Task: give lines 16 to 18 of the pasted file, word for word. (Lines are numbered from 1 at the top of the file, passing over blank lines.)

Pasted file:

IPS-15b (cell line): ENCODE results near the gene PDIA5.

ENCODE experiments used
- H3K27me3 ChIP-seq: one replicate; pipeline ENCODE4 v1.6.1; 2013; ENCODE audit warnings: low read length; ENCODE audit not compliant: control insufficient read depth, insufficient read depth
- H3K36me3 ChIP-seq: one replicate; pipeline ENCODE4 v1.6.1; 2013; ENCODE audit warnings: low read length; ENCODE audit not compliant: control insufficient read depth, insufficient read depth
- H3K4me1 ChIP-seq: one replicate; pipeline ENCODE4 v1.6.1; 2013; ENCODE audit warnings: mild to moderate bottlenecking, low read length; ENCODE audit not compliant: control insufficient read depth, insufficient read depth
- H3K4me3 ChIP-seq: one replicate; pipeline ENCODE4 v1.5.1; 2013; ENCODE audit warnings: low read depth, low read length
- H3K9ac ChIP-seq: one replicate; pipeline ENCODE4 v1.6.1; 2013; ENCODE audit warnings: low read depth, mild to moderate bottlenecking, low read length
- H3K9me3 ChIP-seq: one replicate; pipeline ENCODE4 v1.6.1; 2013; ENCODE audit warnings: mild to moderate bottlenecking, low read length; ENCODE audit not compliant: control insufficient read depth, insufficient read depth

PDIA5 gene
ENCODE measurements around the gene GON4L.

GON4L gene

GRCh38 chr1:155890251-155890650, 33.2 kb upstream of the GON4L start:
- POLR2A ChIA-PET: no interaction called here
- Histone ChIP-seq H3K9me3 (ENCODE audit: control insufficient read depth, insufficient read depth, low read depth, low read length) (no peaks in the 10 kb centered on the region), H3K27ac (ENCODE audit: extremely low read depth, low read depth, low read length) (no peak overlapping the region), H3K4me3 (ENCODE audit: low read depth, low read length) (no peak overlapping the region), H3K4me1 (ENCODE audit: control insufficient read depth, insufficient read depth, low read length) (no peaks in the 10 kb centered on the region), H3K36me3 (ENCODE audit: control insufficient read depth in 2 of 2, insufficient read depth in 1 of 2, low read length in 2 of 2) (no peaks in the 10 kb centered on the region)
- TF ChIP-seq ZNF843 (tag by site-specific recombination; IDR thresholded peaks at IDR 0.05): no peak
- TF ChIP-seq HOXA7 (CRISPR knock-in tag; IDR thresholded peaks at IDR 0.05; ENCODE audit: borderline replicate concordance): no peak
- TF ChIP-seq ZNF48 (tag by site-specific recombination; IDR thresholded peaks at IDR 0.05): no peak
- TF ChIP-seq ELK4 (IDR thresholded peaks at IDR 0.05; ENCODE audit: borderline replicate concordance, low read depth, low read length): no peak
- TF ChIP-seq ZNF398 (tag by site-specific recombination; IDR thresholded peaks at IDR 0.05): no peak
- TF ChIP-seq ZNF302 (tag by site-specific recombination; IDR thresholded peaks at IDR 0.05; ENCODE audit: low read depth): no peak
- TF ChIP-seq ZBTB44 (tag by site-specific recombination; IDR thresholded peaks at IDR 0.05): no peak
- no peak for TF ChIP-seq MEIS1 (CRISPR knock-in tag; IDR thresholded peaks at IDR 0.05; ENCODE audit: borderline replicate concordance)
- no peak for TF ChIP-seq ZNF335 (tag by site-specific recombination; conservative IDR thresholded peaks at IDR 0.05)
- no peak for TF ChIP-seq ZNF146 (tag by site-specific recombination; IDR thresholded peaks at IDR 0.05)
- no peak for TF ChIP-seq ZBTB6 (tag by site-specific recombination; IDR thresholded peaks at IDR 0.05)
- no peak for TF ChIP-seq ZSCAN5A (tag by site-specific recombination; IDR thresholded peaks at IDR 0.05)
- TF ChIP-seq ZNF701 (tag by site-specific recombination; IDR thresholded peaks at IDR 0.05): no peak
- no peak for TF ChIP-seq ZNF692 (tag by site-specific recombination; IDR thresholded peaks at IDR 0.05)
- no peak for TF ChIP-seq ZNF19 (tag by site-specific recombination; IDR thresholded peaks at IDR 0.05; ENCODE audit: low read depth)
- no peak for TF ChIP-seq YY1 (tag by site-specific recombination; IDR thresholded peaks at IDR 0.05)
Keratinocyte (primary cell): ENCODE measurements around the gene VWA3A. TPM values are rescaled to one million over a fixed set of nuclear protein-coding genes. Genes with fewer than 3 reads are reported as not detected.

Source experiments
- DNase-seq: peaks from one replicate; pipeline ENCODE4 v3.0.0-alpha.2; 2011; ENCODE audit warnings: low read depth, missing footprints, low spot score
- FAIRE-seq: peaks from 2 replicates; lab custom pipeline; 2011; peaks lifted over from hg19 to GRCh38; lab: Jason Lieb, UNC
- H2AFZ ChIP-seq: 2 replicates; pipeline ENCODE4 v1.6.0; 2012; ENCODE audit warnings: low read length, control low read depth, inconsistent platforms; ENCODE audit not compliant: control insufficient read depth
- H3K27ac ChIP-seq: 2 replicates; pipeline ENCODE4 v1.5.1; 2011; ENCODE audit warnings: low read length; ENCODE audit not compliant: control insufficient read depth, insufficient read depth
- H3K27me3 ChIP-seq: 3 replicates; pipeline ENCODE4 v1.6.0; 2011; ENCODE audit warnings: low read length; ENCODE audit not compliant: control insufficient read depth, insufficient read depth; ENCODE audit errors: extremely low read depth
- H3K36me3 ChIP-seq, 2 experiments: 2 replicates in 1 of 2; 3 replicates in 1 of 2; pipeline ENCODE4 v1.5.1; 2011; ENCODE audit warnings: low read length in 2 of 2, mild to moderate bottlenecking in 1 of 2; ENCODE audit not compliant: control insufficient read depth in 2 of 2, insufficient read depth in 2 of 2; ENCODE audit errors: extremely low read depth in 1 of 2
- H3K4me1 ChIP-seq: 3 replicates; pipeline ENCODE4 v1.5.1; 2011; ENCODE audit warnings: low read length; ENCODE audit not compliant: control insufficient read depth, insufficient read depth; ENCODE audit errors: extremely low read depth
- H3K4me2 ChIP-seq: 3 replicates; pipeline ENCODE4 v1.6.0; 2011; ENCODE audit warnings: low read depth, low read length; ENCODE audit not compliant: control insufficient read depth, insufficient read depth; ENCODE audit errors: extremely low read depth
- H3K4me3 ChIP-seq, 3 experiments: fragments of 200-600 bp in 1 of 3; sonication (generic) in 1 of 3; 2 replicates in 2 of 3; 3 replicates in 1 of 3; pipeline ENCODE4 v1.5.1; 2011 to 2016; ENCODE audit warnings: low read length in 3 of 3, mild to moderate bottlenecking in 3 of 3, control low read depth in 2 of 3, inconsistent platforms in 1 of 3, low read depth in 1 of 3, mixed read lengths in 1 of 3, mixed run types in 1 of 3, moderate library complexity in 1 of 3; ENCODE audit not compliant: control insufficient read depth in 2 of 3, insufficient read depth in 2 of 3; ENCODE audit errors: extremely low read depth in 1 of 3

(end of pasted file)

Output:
- TF ChIP-seq HOXA7 (CRISPR knock-in tag; IDR thresholded peaks at IDR 0.05; ENCODE audit: borderline replicate concordance): no peak
- TF ChIP-seq ZNF48 (tag by site-specific recombination; IDR thresholded peaks at IDR 0.05): no peak
- TF ChIP-seq ELK4 (IDR thresholded peaks at IDR 0.05; ENCODE audit: borderline replicate concordance, low read depth, low read length): no peak